Letting you know we are burning
- How does DEPI notify people about burns in their area?
- Why can’t DEPI notify me sooner?
- A planned burn in my area was announced on the radio but the burn was cancelled. Why does that happen?
- Can I travel to an area where a planned burn is underway?
- Want to print this information?
How does DEPI notify people about burns in their area?
DEPI announces the general areas intended for planned burns at the beginning of the burn season.
Over the following weeks, DEPI provides burn information in several ways - placing information on its website, making contact locally, informing communities through local radio and newspapers, and providing details to DEPI call centres.
DEPI lists all upcoming burns on its webpage Planned burns today, which includes a map with colour-coded advice. A section of the map is shown in the top photo.
Several weeks before a burn, DEPI displays notices at the burn site informing people of the intent to burn in their area. If the burn is close to houses or schools, DEPI may alert them by letter two or three days before the burn.
If DEPI expects a large or lengthy burn to affect a nearby town for several days, fire officers may put up signs on main roads or leave fliers in shops, notice boards or other public places in town.
DEPI provides local newspapers with information about proposed burns that may take place in the coming week.
DEPI works closely with local radio to make sure a planned burn is announced on the day of the burn.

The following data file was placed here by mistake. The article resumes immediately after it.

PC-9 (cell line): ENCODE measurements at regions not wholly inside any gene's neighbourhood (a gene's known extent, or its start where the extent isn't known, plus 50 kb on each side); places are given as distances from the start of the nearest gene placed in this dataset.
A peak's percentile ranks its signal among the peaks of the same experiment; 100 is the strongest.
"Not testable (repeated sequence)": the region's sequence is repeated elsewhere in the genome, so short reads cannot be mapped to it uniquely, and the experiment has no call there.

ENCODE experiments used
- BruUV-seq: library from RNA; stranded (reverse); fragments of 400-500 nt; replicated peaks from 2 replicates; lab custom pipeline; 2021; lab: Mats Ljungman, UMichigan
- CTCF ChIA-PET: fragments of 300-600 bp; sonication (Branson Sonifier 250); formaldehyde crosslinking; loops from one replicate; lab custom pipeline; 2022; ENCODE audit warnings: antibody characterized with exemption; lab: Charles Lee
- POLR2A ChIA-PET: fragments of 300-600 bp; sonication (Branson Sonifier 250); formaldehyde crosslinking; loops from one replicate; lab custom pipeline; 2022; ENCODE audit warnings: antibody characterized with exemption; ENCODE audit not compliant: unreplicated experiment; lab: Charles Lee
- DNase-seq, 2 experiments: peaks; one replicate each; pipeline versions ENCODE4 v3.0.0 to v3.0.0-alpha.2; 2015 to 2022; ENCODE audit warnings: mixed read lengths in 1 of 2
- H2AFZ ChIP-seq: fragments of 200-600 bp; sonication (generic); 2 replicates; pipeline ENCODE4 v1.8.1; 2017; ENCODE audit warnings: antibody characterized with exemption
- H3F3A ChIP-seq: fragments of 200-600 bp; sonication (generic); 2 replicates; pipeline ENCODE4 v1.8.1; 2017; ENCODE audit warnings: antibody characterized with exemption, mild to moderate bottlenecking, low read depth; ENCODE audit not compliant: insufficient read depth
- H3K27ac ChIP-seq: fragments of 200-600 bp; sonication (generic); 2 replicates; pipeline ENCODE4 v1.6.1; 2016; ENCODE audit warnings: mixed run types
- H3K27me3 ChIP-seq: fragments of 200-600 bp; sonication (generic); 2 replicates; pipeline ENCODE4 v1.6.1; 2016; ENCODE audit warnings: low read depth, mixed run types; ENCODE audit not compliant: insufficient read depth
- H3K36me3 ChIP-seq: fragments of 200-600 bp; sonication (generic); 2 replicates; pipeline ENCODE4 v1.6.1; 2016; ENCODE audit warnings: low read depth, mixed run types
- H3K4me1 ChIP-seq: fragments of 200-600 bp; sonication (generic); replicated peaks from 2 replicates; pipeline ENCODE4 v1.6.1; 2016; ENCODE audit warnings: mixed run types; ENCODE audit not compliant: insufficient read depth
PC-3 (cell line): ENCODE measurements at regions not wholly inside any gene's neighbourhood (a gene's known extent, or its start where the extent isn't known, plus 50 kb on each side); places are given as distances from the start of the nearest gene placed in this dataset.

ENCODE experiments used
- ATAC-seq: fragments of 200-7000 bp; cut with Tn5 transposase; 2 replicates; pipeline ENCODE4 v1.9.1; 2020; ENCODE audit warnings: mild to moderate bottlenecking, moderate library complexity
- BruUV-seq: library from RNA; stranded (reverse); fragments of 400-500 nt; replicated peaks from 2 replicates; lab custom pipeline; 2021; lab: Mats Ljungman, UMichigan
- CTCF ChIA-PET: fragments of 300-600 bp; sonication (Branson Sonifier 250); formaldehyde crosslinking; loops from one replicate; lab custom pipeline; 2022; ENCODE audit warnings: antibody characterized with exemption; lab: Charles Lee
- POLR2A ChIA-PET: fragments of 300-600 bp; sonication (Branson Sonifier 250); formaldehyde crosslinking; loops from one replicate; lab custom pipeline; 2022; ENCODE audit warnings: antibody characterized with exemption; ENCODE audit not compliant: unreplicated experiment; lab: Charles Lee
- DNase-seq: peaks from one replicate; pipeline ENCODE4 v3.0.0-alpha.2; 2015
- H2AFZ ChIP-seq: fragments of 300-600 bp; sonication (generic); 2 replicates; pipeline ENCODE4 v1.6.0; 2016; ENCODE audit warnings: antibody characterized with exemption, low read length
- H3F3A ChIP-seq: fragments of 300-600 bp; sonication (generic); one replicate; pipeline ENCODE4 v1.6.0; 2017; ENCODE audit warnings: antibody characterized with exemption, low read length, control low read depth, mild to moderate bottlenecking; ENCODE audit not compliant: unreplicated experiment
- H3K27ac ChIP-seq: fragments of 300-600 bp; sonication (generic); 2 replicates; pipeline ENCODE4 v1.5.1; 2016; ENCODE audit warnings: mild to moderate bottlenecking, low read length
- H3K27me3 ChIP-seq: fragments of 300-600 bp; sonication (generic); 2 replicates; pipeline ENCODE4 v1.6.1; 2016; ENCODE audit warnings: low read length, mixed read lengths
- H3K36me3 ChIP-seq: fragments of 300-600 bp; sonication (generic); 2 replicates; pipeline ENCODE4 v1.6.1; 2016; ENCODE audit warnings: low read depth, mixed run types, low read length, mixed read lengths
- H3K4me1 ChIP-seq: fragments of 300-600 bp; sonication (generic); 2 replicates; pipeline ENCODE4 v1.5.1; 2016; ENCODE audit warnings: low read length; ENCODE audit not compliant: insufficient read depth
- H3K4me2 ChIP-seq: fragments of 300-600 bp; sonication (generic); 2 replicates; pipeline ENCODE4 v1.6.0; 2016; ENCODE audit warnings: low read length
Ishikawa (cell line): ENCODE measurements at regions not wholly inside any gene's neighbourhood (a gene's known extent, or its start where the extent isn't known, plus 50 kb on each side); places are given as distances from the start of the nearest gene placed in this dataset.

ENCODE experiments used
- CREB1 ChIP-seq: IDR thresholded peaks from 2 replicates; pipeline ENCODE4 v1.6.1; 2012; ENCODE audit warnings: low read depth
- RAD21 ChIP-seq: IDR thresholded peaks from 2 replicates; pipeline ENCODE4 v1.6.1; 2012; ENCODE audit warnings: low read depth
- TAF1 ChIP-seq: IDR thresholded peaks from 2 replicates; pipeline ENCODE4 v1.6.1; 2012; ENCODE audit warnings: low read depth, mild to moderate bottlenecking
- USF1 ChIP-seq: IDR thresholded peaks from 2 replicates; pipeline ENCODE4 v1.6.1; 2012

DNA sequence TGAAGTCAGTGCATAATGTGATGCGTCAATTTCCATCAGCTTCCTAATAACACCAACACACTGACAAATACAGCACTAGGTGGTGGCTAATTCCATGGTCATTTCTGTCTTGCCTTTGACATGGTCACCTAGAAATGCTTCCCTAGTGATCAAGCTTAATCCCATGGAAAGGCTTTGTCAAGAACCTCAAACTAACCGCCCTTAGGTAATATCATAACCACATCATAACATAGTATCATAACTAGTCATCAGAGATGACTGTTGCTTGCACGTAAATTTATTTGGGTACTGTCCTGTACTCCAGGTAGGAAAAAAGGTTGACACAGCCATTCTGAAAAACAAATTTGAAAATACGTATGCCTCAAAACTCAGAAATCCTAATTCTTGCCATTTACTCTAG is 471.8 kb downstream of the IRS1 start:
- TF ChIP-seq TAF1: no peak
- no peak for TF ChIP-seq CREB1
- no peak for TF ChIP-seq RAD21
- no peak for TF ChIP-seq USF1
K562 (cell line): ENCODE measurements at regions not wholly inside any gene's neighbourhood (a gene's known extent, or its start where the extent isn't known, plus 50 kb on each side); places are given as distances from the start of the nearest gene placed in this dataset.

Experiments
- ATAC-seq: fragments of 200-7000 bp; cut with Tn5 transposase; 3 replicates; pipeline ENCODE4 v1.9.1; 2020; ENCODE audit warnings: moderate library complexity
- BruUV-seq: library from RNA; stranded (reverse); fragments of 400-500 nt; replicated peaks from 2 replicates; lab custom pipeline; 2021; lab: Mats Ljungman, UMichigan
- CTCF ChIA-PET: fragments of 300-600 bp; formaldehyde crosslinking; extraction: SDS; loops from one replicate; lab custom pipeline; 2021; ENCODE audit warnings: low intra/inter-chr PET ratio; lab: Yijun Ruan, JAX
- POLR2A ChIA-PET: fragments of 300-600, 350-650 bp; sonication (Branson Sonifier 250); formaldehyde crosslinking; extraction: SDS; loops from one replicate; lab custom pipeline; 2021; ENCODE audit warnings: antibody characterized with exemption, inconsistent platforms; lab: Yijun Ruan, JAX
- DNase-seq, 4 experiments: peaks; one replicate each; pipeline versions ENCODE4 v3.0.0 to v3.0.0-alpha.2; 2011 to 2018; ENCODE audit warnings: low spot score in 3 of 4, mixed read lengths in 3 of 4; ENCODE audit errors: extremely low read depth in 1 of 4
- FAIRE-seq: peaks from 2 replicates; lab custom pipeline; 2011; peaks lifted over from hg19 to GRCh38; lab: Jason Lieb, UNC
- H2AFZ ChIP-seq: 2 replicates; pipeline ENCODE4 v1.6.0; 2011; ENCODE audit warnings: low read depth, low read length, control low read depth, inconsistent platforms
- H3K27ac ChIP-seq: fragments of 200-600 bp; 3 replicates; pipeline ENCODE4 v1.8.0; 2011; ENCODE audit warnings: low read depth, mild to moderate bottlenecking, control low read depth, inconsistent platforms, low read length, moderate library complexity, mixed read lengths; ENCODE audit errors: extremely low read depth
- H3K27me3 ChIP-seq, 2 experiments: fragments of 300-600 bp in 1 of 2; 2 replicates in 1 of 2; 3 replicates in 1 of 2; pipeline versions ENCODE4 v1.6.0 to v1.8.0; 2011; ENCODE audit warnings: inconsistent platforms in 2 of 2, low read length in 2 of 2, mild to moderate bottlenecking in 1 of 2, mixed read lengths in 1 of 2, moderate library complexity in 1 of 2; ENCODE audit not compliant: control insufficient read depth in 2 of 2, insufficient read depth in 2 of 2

Victorian Bushfire Information Line
Planned burn information is available from the Victorian Bushfire Information Line (VBIL) on 1800 240 667.
Why can’t DEPI notify me sooner?
DEPI announces the planned burn program and proposed areas at the beginning of the burn season. However, the decision to light a particular burn depends on the type of burn, the location, how close the burn is to towns and properties, and the local weather conditions.
Although weather can be predicted in advance, conditions can change unexpectedly. DEPI must be sure that all conditions are right on the day and for the next few days so the burn can proceed safely with minimal risk. This is extremely important if the burn is near towns, settlements and properties.
Neighbouring residents – those living next to the burn site – may be notified a few days in advance that a burn is planned. However, the decision to go ahead with the burn can only be confirmed on the day of the burn – usually in the morning.
Smoke from a burn can settle over large areas or drift some distance from the burn. To make sure that people in smoke-affected areas know where the smoke is coming from, DEPI provides burn information on local and metropolitan radio, the Victorian Bushfire Information Line and the DEPI web page Planned burns today.
A planned burn in my area was announced on the radio but the burn was postponed. Why does that happen?
Sometimes the community is notified about an upcoming burn in their area that is then postponed. This usually happens when there is a last minute change to conditions, for example stronger than expected winds on the day or a change in the weather forecast for the coming days.
DEPI recognises that this can be frustrating. However, any decision to postpone a burn is made because the risk to the nearby community, the environment and the fire crews outweighs the benefits of the burn at that particular time.
DEPI aims to carry out as many priority burns as possible. If opportunities are limited, DEPI will concentrate on high priority burns, such as a fuel reduction burn to provide community protection.
To find out about burns in your area visit Planned burns today or call the Victorian Bushfire Information Line on 1800 240 667.
Can I travel to an area where a planned burn is underway?
In most cases, a planned burn should not affect your travel plans, however DEPI asks people to take care in any planned burn area.
What to print this information?
Planned burning information sheet 5 - Letting you know when we are burning